Cyril Ramaphosa and Zweli Mkhize applauded for 'greatest effort' against Covid-19 in Africa
President Cyril Ramaphosa and health minister Zweli Mkhize's leadership in the fight against Covid-19 has again received praise.
The pair have been applauded by The Council on Foreign Relations on the decision to institute a 21-day nationwide lockdown to halt the spread of the virus and providing daily, forthright briefings that are perceived as credible.
The council said the lockdown, which is now its 13th day and set to end on April 16, was one of the strictest enforced outside China, the epicentre of the coronavirus pandemic.
During the lockdown, Ramaphosa prohibited activities such as dog-walking, jogging, the sale of alcohol, and leaving home for anything other than essential goods and services.
The lockdown has been regulated by the defence force and police.
By Thursday morning, SA had 1,845 confirmed cases and 18 deaths. More than 63,000 coronavirus tests have so far been conducted across the country.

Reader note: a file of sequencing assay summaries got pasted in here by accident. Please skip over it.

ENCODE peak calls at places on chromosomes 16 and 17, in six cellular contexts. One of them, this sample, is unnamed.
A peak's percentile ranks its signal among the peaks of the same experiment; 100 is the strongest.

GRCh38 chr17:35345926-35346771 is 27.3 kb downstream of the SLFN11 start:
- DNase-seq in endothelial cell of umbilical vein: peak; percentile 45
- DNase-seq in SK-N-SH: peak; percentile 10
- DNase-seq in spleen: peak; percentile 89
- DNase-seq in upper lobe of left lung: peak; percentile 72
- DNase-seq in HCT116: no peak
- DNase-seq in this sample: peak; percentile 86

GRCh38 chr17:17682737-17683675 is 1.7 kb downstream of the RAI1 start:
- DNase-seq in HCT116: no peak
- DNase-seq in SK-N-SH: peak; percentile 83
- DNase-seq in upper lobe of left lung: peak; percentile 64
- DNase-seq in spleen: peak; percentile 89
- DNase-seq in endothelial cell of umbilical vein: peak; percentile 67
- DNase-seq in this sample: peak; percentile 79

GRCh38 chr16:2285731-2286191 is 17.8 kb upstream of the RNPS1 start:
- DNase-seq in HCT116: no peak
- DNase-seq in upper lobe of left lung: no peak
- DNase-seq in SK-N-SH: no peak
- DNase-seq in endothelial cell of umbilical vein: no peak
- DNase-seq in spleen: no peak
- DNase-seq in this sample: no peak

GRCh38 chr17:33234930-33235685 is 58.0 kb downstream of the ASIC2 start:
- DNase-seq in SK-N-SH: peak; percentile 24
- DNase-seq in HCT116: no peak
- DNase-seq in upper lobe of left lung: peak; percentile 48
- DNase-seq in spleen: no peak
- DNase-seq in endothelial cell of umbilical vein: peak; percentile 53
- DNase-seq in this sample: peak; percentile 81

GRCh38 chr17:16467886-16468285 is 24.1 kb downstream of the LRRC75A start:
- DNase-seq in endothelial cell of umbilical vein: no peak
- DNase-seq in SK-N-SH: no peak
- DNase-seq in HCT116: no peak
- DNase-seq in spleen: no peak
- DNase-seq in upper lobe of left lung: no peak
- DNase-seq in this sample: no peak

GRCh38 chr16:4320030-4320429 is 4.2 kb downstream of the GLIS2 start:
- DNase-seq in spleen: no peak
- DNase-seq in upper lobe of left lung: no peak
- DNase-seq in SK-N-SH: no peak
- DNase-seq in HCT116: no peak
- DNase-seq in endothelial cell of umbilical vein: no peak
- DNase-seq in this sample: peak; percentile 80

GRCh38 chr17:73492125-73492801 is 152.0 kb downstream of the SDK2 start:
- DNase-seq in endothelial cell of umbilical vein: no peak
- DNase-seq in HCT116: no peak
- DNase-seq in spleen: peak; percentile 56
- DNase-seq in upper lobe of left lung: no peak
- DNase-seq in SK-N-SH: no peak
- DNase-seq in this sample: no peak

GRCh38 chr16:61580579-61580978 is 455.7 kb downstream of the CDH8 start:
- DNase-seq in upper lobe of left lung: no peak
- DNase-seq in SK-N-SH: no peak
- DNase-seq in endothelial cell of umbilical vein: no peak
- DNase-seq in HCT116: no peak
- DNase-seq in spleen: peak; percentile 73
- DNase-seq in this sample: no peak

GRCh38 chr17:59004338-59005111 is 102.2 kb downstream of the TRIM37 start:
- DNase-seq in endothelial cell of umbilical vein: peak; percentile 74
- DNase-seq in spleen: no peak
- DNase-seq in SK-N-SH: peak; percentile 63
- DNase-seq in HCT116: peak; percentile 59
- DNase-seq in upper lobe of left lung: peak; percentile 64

The council gave the thumbs up to Mkhize for acknowledging that testing must be expanded to combat the pandemic and the rollout plans by the National Health Laboratory Service to increase the number of daily tests by 36,000.
Last month, Ramaphosa, during his second address about steps being taken to contain the spread of the virus, said 10,000 health workers would be carrying out home visits across the nation.
“This effort appears to be by far the greatest in Africa,” said the council. “If South African opinion leaders continue to see Ramaphosa as exerting strong leadership during this crisis, it will likely strengthen his hand within the ANC and, once the crisis is over, facilitate the implementation of his reform programme.”
While highlighting the positives, the council also noted the three deaths that have been attributed to law enforcement brutality and SA’s record of protection of human rights amid the coronavirus crisis.
TimesLIVE reported that the Independent Police Investigative Directorate (Ipid) was investigating 38 cases against police officers since the lockdown began.
The watchdog also recorded six deaths as a result of police action, two each in Gauteng, KwaZulu-Natal and the Western Cape.
Ipid recorded 12 cases of discharge of an official firearm, one of rape by a police official, 14 of assault and three cases of corruption.